We need to cultivate a well-trained mind. Three good suggestions are made. Read good and challenging books. Books that will cause you to think through what they are reading, books such as Think Christianly. Second learn the basic rules of reasoning, critical thinking and logic. And lastly seek to apply what you are learning to everyday life. As you do that this will become second nature.
We are going to skip ahead to chapter six: “Confident engagement flows from knowledge.” This may seem simple but to be effective in engaging those who have different worldviews then are own we must be confident. We cannot be confident if we do not have knowledge. We need better responses than science is silly when someone brings up that science is the only way they can no truth.
First we must understand that knowledge of God matters. We need to know God and what He is like in order to have a robust Christian worldview. The more biblical our view of God the more confident we will be in defending our faith. In Hosea 4:1-6 the Israelites indicted because there is no knowledge of God in the land. When people do not have a knowledge of God, especially those who claim to be His children, they are destroyed. The problem many of us face is we hold to a different view of faith than the Bible does. The bible does not present faith as something we believe in blindly. Faith in Christ for instance is believing that He is who He claimed to be. That He was God in the flesh. We believe that he rose from the dead not because it did not happen but because historically it did happen. We are placing faith that these did happen, but the faith is based on something not nothing.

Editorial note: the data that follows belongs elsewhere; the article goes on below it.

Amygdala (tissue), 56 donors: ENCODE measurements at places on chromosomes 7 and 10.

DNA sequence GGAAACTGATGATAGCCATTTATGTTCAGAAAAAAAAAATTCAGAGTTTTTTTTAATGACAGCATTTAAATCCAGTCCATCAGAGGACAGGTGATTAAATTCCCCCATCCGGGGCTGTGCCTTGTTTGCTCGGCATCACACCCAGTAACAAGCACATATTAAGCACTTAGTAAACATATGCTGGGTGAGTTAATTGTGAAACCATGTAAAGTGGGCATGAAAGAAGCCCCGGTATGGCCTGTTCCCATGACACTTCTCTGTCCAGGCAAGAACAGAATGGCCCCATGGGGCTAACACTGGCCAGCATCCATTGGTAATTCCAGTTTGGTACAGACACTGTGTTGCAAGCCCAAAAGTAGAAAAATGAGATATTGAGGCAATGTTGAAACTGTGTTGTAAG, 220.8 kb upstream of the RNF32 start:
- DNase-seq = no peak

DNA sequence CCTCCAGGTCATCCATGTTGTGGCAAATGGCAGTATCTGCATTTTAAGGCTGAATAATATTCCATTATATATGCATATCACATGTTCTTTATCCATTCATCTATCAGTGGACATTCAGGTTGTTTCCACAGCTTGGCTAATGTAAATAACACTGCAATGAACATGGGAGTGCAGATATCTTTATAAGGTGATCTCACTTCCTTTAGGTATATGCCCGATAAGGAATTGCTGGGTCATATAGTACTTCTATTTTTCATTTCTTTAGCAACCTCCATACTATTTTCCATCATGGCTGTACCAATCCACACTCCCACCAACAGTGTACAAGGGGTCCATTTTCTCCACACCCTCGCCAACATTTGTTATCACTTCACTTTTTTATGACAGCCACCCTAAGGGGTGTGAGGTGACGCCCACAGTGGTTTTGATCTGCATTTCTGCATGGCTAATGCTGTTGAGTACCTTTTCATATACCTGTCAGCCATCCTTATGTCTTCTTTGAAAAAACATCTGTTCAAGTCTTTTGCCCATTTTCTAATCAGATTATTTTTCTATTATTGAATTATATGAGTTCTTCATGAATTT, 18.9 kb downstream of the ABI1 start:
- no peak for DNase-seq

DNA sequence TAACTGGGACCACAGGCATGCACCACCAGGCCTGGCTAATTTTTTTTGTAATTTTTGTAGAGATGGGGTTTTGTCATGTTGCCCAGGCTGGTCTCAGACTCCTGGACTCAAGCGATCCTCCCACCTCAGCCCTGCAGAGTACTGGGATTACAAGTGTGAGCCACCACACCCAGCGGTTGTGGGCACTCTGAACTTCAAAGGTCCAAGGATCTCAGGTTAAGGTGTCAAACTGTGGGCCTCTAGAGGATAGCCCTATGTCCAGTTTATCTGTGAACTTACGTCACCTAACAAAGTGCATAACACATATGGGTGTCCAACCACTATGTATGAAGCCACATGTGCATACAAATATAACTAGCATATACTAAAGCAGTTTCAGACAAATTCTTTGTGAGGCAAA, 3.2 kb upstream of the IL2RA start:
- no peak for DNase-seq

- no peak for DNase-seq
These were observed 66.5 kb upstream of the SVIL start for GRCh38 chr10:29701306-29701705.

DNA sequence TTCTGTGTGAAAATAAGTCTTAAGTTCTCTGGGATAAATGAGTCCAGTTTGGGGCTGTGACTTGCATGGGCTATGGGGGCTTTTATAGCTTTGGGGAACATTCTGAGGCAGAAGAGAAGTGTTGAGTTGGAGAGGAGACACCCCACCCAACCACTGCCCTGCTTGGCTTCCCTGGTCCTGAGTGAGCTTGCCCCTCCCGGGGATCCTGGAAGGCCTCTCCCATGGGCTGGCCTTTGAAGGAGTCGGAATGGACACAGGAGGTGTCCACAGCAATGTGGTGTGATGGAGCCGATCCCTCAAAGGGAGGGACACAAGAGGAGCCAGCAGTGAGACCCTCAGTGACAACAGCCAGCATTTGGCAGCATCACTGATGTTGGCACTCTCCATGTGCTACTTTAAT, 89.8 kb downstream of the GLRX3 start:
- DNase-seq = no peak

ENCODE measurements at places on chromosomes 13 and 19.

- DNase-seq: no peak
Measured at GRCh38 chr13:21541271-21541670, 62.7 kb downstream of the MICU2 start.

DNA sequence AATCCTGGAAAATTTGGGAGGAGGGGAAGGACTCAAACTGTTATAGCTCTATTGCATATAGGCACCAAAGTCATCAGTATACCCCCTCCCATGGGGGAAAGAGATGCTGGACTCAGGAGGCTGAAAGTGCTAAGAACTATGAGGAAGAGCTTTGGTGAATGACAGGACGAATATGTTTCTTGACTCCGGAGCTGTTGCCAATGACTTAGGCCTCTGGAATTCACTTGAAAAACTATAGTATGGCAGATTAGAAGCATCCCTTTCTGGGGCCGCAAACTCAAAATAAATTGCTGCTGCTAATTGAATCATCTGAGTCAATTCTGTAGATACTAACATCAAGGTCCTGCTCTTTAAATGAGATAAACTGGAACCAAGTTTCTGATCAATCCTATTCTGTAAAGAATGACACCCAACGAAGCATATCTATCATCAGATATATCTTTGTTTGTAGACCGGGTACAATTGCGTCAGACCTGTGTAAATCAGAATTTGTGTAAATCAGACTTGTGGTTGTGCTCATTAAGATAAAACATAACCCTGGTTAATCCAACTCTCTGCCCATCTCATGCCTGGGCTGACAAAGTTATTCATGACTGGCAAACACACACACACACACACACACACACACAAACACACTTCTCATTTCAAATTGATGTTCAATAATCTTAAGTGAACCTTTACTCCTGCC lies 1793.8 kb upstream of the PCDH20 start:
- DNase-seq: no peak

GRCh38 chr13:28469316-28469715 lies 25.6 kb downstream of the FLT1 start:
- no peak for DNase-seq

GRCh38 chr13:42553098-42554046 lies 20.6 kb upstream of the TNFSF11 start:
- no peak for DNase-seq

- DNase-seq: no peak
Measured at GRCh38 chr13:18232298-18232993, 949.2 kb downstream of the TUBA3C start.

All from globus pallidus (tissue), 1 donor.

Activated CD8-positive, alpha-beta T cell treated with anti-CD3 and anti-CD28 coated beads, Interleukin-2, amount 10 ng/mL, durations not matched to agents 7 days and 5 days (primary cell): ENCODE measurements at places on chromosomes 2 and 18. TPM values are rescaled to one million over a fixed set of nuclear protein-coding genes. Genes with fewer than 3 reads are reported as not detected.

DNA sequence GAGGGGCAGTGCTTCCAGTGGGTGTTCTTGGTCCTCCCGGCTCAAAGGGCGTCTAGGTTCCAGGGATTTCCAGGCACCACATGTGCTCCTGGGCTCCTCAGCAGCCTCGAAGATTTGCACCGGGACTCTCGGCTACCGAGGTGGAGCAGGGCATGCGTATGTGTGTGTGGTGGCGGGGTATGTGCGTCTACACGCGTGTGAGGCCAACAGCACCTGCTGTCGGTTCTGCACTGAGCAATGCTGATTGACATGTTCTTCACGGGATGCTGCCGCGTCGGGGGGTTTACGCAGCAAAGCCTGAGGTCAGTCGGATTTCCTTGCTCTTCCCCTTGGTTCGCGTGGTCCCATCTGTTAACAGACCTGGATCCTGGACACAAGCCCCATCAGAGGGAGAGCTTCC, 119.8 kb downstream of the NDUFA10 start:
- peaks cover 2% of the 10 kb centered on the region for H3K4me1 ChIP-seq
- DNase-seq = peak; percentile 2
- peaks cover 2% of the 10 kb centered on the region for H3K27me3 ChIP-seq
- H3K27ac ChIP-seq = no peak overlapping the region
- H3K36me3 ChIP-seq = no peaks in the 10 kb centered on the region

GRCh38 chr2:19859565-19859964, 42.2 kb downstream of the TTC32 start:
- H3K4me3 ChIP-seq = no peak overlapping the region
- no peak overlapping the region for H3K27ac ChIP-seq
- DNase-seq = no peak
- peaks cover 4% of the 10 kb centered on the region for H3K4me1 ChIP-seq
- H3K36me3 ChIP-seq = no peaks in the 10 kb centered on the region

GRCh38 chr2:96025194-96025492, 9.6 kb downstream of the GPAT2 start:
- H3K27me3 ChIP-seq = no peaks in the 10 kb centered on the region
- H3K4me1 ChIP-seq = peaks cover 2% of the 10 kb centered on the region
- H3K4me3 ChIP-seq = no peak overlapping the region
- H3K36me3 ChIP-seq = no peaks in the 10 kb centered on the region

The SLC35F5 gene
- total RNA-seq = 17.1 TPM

So what then is knowledge? Here is the definition given on page 95. For something to be knowledge you must believe it, the belief you hold must be true, and this true belief must be justified or supported by adequate evidence based on thought and experience. I think these explain themselves I will not elaborate on them.
A claim we hear often in our culture is the only way we can know anything is by testing it with science, or taking it through the scientific method. This claim refutes itself because the one making the claim cannot test the claim by science. This is a tenet of their worldview. Science cannot then disprove the existence of God just like it cannot prove the existence of God. All science can do in this case is point us in the right direction. We must remember that science is helpful and needed in its rightful place.
Knowledge for the sake of knowledge is fruitless. The knowledge we have must be acted on. In the next post I will continue to look at part two. There will be a particular emphasis on chapter nine: “Can we do that in Church?”. This chapter is important to think about as a church to see how we can tackle this here in Berea, KY.